Mauritius still flying the flag Yui
One only has to walk the hallowed corridors of the new Supreme Court building in Parliament Square in the heart of London to realise the continuing importance of the Judicial Committee of the Privy Council. As a court it has in recent times had to react to criticism of being out of date and surplus to requirement.
Not just modern in decor
Some jurisdictions have taken it upon themselves to address the issue and in the Caribbean this has led to the establishment of the Caribbean Court of Justice. In fact, Court 3 of the Supreme Court (there are only three courts) is in action throughout the year as it deals with numerous vital cases from across the globe from jurisdictions as diverse as Mauritius and the Pitcairn Islands.The court itself is remarkably modern and not only in its decor. The Judicial Rules that govern it may date back to 2009 but in sharing its court with the Supreme Court it has also now adopted many of its administrative functions and thus placed itself firmly in the 21st Century.
A Caribbean substitute?
One alternative, established in 2001, has been the Caribbean Court of Justice.Based in Port of Spain, Trinidad and Tobago, it is too simple to credit the creation of the CCJ with the regional disenfranchisement of the Privy Council. The CCJ exists in its own right, serving a critical role for those jurisdictions that adhere to it. As of 2011, Barbados, Belize, and Guyana have replaced the Privy Council’s appellate jurisdiction with that of the CCJ. Quite a few other Caribbean countries have yet to follow suit despite having signed the agreement establishing the CCJ back in 2001.
The cream of the English Judiciary
Furthermore the court has constantly updated its panel of Judges with the cream of the English Judiciary. Who can forget the commotion surrounding the appointment of Lord Sumption, leapfrogging an appointment in the High Court and Court of Appeal and heading straight for the Sir Peter Blake designed carpeted courtroom of the Privy Council. Two more recent additions, Lord Hughes and Lord Toulson, appointed in April this year, both came via the more traditional route and with the associated pedigree. There can be no doubt that their role and that of all the Judges in the Privy Council is a vital one, and one which they all take extremely seriously under the leadership of Lord Neuberger.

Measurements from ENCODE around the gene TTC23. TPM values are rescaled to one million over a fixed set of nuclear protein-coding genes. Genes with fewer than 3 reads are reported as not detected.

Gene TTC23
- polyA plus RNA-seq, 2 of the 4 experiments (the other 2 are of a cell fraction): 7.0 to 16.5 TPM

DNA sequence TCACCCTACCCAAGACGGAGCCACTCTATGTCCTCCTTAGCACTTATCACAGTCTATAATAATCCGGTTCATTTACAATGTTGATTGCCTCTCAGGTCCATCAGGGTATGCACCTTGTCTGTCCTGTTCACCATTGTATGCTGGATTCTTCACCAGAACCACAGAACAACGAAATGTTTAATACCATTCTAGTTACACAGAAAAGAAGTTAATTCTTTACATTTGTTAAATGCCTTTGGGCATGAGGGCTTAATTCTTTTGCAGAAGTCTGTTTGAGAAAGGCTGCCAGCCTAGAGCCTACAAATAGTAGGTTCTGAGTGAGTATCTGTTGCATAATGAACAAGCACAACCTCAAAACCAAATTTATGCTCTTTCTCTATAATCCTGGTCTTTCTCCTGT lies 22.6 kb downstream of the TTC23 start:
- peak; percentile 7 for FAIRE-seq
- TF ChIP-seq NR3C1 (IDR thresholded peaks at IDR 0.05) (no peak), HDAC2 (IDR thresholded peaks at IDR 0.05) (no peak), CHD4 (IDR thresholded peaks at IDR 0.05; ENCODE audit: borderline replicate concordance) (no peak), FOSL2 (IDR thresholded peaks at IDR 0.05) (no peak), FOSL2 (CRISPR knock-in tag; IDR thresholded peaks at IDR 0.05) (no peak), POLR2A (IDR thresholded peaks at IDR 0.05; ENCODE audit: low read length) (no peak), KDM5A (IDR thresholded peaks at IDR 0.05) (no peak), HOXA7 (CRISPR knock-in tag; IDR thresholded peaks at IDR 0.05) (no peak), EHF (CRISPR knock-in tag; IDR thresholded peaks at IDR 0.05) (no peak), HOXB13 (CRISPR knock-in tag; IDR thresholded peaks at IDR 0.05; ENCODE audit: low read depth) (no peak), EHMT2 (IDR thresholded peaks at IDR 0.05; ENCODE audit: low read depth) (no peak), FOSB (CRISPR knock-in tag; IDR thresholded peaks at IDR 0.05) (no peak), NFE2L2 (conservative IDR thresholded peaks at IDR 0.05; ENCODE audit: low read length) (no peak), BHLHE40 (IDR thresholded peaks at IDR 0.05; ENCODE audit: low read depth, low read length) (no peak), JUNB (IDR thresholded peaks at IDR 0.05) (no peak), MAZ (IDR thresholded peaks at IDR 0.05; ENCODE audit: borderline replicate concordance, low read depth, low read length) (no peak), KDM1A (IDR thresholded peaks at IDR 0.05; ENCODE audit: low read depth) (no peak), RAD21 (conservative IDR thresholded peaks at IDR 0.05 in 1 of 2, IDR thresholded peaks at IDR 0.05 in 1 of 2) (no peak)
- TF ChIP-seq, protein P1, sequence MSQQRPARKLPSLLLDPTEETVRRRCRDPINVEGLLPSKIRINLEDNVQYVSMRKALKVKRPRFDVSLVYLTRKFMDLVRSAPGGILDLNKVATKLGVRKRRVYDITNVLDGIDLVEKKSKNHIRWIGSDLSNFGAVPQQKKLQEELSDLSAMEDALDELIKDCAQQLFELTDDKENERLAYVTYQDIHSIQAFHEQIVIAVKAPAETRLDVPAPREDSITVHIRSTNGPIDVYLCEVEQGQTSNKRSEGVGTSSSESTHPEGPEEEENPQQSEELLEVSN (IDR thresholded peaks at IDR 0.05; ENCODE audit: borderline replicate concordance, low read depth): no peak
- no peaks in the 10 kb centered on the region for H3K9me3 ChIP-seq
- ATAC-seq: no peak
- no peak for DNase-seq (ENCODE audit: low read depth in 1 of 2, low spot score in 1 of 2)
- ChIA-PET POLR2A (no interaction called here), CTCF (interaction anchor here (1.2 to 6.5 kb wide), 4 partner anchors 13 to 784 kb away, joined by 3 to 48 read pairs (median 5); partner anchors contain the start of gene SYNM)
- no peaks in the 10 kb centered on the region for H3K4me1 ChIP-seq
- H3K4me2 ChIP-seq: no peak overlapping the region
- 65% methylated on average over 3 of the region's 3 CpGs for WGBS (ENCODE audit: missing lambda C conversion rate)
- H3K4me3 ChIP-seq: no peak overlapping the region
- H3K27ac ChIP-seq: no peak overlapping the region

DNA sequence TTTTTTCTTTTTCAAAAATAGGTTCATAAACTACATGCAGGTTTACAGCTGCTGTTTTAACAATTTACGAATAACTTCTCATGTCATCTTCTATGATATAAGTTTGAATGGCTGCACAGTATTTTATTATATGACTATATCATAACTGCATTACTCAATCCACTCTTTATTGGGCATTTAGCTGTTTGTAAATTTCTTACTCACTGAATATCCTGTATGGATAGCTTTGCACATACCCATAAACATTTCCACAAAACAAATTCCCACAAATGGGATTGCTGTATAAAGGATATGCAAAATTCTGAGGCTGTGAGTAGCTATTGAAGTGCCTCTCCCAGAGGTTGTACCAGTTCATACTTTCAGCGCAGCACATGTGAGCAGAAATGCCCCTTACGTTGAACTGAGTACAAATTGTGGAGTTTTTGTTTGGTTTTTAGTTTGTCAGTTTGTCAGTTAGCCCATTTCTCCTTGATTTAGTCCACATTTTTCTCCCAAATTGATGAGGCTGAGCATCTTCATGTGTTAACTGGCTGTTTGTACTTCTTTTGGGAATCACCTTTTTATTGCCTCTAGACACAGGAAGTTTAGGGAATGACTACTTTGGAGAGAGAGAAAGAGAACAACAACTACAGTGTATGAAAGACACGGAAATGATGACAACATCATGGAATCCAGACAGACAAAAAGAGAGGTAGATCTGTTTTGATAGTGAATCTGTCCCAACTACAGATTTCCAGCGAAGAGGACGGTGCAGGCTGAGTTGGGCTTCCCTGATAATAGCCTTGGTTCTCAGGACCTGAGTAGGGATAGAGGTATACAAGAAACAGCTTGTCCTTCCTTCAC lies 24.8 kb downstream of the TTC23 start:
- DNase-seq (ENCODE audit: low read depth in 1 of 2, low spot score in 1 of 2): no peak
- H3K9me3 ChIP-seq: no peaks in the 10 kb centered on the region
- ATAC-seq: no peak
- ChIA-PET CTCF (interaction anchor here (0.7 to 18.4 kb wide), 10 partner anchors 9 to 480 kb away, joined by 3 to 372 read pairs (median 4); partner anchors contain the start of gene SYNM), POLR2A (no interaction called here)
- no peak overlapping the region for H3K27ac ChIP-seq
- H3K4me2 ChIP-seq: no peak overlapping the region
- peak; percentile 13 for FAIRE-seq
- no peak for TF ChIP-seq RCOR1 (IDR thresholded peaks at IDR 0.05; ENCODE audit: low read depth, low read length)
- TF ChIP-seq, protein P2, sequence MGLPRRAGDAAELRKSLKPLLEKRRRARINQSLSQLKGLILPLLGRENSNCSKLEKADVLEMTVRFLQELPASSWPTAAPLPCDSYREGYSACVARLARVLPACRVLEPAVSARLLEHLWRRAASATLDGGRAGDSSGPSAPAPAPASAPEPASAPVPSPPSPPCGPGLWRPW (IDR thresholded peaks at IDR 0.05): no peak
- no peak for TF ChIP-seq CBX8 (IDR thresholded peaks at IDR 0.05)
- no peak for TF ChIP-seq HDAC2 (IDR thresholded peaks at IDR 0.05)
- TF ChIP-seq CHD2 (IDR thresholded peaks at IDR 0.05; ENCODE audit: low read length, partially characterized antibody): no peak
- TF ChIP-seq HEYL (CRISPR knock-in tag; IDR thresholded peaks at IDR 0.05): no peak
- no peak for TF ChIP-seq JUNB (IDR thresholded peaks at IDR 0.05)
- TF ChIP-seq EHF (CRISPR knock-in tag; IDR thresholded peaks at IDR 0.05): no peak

Having recently discussed the importance of the Privy Council with Duncan Bagshaw of the LCIA MIAC Arbitration Centre in Mauritius, it seems that it still retains an important place for those who choose to adopt it as their final court of appeal. In Mauritius, for example, the 2008 International Arbitration Act provides a direct and automatic right of appeal to the Privy Council from decisions of the Supreme Court in matters of arbitration.
A steady stream of appeals and applications continue to be filed at the Judicial Committee office in London and there is no sign of the Privy Council losing its touch. In fact, it continues to go from strength to strength providing a crucial judicial service to numerous jurisdictions around the world.